Ten stocks for 2010

By many measures, this past decade was a downer. We experienced the dot-com bust, terrorism attacks, the Enron scandal, Bernie Madoff's Ponzi scheme, at least two wars and the Jonas Brothers. Oh, and lest I forget, one of worst financial crises in history.

For anyone reading this, congratulations. You've survived, though it hasn't been pleasant. But we have many things to look forward to. Among them are my 10 favorite stock picks for 2010. Several trends are in the works over the next year that I believe make the companies I've selected good bets.
First among these trends, some financial companies were hit way too hard, along with their brethren, and will now recover in a world where they have fewer competitors. Next, the developing world is back on track. People are moving from rural to urban areas throughout the planet. And they are very, very hungry.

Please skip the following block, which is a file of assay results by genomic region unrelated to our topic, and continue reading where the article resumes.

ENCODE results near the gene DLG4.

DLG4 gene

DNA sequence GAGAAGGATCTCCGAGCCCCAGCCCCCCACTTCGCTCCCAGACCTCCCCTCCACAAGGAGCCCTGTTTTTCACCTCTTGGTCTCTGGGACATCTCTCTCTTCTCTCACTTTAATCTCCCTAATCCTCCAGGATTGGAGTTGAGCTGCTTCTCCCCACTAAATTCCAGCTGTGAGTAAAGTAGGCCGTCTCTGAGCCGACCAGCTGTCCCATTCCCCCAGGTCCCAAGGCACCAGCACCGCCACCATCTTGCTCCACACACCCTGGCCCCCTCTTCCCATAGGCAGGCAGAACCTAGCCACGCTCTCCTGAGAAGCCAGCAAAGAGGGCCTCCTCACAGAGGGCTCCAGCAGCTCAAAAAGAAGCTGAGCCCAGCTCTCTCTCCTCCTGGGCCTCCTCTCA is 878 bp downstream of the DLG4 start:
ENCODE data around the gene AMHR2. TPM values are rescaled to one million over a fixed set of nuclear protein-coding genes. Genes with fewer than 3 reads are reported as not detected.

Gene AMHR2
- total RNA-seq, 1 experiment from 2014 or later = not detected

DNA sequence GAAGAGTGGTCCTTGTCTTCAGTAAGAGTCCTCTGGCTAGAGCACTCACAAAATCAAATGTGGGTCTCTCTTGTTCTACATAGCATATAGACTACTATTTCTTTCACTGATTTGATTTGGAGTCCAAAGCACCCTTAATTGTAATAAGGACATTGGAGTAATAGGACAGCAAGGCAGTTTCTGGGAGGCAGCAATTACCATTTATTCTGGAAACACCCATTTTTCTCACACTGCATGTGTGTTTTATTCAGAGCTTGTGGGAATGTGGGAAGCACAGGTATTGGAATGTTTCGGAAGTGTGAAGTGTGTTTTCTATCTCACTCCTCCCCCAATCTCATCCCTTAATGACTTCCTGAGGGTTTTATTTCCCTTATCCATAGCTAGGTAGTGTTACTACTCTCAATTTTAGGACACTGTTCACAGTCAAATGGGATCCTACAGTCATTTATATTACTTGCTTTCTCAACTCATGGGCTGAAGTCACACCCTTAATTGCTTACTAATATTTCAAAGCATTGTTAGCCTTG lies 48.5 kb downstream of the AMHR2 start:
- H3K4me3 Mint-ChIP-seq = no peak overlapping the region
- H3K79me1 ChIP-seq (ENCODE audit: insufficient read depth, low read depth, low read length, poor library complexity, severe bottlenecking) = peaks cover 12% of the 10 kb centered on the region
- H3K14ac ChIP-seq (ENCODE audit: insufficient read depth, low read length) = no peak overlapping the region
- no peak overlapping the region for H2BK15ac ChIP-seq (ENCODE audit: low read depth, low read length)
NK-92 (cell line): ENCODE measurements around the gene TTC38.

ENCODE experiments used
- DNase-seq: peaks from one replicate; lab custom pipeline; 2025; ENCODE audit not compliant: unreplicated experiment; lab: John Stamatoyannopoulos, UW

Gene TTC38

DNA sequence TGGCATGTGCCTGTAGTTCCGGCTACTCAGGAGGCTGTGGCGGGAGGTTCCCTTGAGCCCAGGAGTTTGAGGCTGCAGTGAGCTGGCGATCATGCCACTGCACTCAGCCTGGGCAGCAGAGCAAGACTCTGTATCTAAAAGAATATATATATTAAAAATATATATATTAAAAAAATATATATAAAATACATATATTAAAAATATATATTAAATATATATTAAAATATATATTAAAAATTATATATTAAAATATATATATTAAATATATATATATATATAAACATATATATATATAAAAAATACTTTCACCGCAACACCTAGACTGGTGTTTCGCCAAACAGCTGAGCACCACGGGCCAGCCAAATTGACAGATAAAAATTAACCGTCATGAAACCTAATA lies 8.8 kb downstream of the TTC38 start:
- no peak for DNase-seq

Back at home, health care reform, whether you like it or not, is happening. Also, the dollar is weakening. Meantime, personal computing is still getting faster, smaller, cheaper. And I'm afraid the threat of terrorism is here to stay -- and the fight against it will still cost billions of dollars.

In light of these themes, here are my 10 favorites for 2010, with some bullet points for each. While the bullet points don't present an entire investment thesis for each stock, view them as starting points and feel free to email me at james@formulacapital.com with questions.